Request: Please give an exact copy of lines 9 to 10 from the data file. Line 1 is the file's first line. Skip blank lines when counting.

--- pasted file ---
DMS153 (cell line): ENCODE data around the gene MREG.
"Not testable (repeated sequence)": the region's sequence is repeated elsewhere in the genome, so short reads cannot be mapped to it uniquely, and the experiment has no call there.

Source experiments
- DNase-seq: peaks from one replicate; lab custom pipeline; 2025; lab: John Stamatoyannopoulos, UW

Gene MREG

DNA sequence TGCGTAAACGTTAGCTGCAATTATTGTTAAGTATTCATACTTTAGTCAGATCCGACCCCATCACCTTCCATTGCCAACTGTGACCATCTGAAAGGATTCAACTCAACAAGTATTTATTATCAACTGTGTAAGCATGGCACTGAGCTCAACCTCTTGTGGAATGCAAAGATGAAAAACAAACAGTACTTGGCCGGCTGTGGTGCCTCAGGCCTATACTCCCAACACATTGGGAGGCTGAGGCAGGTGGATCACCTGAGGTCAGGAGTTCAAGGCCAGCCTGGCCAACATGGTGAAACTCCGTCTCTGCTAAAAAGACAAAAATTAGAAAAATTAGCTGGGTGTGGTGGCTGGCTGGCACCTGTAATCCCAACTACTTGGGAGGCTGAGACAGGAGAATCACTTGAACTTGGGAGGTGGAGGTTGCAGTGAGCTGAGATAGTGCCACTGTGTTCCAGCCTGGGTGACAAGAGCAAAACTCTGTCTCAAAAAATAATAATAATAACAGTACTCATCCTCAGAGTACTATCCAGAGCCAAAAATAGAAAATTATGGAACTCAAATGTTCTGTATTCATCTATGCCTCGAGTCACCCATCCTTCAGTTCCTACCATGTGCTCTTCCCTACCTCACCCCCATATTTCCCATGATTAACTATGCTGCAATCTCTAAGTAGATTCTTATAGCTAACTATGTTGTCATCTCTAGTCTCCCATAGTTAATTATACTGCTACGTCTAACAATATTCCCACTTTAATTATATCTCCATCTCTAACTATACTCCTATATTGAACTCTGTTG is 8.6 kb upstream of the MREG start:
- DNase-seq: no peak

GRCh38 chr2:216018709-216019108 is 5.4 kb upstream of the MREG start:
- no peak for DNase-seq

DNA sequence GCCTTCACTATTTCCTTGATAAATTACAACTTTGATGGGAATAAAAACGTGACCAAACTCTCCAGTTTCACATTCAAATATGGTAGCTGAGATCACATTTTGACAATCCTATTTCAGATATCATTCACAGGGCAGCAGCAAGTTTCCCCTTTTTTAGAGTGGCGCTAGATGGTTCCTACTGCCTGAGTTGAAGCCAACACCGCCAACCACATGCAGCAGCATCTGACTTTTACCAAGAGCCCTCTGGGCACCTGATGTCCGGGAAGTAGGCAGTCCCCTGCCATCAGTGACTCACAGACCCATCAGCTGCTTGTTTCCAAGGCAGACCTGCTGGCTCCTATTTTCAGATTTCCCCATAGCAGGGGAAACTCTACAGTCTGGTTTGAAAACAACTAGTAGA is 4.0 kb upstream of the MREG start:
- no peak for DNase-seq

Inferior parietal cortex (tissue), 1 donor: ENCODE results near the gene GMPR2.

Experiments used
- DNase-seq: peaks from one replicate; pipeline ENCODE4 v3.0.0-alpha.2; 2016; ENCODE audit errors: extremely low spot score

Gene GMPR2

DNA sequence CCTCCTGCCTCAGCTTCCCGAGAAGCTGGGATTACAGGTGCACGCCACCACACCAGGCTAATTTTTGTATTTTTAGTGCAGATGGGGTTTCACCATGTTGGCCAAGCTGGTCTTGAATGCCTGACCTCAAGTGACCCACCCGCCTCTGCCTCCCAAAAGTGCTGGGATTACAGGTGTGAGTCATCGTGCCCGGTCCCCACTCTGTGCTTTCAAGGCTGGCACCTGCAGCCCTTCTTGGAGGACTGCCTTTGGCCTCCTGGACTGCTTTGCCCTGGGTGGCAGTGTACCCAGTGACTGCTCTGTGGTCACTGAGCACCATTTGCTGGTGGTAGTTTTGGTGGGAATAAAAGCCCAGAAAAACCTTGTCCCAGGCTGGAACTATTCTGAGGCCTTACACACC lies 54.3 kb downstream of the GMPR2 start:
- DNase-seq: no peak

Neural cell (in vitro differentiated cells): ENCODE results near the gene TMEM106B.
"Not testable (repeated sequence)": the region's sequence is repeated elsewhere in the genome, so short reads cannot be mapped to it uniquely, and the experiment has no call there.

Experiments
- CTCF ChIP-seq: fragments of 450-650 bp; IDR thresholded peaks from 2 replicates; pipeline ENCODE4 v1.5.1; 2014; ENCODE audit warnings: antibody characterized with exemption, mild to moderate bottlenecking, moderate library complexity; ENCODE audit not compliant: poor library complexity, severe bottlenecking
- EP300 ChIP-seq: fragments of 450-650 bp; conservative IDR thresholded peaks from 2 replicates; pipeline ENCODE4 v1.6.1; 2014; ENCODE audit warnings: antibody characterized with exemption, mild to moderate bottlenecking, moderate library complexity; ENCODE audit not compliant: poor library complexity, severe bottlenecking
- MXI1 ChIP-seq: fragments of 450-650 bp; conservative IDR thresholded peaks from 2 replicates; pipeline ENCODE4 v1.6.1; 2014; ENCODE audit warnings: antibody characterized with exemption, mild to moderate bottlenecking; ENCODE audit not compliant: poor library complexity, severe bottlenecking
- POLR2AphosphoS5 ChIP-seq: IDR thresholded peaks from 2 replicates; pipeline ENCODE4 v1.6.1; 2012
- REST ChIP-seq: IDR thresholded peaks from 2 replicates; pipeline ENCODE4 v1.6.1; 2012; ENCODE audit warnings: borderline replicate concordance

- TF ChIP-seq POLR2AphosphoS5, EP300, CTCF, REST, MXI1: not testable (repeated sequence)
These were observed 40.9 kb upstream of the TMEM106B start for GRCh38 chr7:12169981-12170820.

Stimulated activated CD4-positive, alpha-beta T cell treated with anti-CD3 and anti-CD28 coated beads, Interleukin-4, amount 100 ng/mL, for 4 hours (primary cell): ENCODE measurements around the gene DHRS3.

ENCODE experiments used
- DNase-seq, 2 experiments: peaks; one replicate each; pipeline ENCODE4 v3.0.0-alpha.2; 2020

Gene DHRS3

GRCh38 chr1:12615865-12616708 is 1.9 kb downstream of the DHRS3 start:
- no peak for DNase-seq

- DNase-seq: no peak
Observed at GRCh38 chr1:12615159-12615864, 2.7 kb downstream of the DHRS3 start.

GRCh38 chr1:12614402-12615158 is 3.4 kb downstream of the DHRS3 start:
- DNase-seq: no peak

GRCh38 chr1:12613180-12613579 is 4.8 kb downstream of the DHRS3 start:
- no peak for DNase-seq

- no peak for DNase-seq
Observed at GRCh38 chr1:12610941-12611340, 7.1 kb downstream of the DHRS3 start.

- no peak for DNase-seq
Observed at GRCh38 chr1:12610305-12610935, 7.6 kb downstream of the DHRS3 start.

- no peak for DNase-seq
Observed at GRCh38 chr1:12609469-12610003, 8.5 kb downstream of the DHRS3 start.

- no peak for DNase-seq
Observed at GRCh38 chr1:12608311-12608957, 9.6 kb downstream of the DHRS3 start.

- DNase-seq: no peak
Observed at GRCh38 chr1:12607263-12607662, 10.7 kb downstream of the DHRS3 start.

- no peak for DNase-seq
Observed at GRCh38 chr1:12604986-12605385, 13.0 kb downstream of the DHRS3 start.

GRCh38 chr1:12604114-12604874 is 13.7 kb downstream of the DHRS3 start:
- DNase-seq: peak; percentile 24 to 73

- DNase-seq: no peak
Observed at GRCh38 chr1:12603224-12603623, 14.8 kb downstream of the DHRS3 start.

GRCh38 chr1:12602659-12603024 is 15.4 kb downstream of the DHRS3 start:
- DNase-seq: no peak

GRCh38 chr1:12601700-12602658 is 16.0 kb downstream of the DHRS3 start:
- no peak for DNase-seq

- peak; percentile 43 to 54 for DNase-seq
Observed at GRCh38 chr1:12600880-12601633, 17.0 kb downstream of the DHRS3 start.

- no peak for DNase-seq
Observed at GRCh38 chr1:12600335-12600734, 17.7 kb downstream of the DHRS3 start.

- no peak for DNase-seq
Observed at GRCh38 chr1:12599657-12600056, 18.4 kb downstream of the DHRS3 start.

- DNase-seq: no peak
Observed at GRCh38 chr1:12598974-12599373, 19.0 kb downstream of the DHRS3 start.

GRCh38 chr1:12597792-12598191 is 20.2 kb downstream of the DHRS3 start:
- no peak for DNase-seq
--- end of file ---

- no peak for DNase-seq

DNA sequence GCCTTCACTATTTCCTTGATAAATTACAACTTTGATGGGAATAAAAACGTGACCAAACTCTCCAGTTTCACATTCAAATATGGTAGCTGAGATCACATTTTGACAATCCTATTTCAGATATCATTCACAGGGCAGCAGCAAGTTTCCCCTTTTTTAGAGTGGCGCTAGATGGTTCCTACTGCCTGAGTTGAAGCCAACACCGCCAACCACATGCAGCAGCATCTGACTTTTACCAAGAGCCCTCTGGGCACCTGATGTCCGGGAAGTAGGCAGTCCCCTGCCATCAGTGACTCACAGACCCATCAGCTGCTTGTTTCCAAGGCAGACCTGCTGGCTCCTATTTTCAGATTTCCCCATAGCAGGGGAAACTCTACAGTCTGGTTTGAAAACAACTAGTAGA is 4.0 kb upstream of the MREG start: